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Wild west: a walk on Brittany’s rugged Crozon peninsula | Brittany holidays

Wild west: a walk on Brittany’s rugged Crozon peninsula | Brittany holidays

They say walking is the best medicine and you could spend months walking off your troubles along the sentier des douaniers (customs officers’ path), which winds for more than 1,240 miles (2,000km) around the bays and headlands of the Breton coast. However, me and my perennial walking companion, an Irishman who lives in Bath, settled for a five-day, 55-mile stretch along the southern Crozon peninsula.

Brittany coast

As we agreed not to fly, he took the train to Plymouth, the ferry to Roscoff and buses from there, while I took the train from Barcelona and, after a night in Paris, another train to Quimper and a bus to our starting point at Camaret-sur-Mer.

Much has been written about the physical and therapeutic benefits of walking but there’s a big difference between going solo and walking with someone else. You have to be compatible physically, obviously, but just as important is understanding that, to benefit from the Zen of walking, you need periods of silence.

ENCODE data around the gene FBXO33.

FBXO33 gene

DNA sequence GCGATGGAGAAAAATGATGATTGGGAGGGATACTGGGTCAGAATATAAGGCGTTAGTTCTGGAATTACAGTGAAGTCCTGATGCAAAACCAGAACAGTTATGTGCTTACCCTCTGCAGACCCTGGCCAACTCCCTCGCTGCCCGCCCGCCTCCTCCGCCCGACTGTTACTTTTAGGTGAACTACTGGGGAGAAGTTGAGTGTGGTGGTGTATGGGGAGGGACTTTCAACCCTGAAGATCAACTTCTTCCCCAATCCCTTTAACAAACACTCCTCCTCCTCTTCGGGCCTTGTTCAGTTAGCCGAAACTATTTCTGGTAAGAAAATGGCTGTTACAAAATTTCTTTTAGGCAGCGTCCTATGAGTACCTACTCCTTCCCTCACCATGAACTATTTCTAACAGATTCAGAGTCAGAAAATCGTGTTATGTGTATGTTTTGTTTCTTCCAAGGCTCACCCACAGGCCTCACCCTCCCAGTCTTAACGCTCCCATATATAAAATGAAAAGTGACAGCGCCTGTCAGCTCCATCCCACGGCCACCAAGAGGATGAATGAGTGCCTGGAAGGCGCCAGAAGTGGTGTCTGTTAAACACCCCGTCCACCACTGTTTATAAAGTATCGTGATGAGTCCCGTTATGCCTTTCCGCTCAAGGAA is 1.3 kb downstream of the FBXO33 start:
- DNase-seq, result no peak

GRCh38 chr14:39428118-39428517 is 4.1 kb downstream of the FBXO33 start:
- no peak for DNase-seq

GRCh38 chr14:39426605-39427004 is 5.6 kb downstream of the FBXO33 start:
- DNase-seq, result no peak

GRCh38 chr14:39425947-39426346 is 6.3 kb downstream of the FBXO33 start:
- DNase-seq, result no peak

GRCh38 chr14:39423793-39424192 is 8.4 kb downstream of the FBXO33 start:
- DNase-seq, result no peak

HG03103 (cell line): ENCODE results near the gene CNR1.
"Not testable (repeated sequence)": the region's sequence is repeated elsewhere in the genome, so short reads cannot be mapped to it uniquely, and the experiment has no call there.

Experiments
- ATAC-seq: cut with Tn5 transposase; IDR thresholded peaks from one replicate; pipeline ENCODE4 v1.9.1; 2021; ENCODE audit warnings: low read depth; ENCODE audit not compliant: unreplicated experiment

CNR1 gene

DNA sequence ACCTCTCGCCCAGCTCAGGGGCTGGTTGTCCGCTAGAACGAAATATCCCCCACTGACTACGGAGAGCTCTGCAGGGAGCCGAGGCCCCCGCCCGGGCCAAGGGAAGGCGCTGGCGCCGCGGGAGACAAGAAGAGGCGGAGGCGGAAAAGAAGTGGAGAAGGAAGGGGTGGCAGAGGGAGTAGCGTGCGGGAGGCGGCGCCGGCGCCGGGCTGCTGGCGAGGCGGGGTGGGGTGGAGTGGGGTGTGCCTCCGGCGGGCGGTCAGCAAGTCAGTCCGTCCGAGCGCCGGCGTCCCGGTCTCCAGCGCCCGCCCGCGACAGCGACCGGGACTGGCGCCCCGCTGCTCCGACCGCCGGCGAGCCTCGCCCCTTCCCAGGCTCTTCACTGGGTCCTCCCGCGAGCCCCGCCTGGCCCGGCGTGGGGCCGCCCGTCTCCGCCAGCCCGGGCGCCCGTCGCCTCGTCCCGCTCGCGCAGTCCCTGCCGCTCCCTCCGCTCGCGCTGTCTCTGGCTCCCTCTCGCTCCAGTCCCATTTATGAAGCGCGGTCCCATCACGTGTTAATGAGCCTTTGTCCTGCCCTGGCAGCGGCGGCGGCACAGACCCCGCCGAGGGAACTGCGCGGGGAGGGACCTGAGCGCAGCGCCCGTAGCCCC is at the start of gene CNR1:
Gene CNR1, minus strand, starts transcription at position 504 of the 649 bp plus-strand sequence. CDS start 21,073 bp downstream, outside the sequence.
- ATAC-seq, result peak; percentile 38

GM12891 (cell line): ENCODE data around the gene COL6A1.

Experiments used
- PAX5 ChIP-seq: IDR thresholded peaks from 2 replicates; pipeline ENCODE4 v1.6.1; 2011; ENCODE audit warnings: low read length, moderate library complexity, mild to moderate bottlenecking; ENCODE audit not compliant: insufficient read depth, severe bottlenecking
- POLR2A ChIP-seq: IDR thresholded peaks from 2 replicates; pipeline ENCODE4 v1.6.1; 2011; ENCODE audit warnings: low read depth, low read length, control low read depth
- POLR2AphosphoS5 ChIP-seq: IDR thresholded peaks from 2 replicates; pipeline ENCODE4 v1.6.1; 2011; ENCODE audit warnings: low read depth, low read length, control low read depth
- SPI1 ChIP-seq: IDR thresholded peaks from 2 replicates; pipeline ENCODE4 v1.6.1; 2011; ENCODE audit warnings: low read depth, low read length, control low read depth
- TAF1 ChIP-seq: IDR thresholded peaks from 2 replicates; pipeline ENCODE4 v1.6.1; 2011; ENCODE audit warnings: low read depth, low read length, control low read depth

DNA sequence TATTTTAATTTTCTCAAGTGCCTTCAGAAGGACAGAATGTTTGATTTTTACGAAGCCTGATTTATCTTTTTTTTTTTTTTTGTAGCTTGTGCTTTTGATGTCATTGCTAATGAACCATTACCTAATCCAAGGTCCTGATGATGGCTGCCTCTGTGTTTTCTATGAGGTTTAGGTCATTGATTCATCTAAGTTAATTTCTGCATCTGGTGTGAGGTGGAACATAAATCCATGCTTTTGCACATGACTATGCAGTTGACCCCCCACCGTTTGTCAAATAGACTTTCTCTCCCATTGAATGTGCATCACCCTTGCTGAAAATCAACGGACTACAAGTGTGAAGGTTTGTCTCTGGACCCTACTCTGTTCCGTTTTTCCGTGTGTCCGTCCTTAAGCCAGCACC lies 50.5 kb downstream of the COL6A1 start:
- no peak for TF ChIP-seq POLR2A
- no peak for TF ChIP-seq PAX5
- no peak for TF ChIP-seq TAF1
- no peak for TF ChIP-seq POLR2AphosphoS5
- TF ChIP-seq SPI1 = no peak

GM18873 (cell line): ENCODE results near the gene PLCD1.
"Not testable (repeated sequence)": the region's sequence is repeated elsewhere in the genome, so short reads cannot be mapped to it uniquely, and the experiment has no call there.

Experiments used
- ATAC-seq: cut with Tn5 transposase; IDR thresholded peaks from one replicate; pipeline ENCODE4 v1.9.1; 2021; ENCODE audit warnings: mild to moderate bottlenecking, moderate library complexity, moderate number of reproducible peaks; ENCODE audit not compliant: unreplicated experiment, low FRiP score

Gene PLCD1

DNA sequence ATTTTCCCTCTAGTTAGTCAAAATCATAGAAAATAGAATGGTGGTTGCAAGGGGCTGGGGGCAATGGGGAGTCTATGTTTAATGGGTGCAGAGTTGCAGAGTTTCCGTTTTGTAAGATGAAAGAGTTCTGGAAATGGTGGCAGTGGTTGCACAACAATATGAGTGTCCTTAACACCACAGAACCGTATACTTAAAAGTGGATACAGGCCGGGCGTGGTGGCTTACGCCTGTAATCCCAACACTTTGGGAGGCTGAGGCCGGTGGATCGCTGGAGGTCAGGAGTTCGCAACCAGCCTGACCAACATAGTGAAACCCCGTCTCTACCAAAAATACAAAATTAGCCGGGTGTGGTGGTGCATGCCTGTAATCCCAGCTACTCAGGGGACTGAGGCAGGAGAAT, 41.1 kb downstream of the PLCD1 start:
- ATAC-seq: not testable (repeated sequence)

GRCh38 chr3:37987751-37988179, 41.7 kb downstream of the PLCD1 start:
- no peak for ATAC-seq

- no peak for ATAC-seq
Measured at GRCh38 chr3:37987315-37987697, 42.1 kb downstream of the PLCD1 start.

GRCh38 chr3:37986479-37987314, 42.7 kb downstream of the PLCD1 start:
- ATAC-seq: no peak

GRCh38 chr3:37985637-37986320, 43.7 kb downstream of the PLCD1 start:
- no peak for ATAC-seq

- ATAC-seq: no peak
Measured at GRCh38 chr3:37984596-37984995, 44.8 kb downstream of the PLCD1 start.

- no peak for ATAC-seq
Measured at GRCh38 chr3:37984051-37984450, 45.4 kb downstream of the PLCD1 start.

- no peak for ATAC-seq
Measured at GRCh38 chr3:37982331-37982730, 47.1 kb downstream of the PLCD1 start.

On our annual walks, the Irishman and I have reached an understanding of when to walk and talk and when to shut it.

Cap de la Chèvre. Photograph: Liubomir Paut-Fluerasu/Alamy

Camaret is a pretty fishing village that these days lives as much off tourism and pleasure boating as fish. There are bars and the ubiquitous crêperies along the waterfront, as well as an excellent restaurant in the Hotel de France.

On day one we had the option of a shorter (nine miles) or longer (13 miles) route. We opted for the shorter walk to Morgat, another fishing port but with swimming beaches where there are kayaks and paddleboards for hire.

The first day takes you through woodland before you follow a narrow clifftop path across moorland brightened by yellow gorse, pink clover and the occasional purple orchid. The path is accessible for anyone of any age who is reasonably fit and has a decent pair of walking boots. Much of the landscape is scrub, steep cliffs and sandy coves, reminiscent of Cornwall with a touch of Donegal.

This part of Lower Brittany is where you are most likely to hear people speak Breton, a Celtic language closely related to Cornish and Welsh. It was once the language of the wealthy, then the poor and now mainly older people. It is classified as “severely endangered” by Unesco.

The fishing village of Camaret-sur-Mer. Photograph: Pascale Gueret/Alamy

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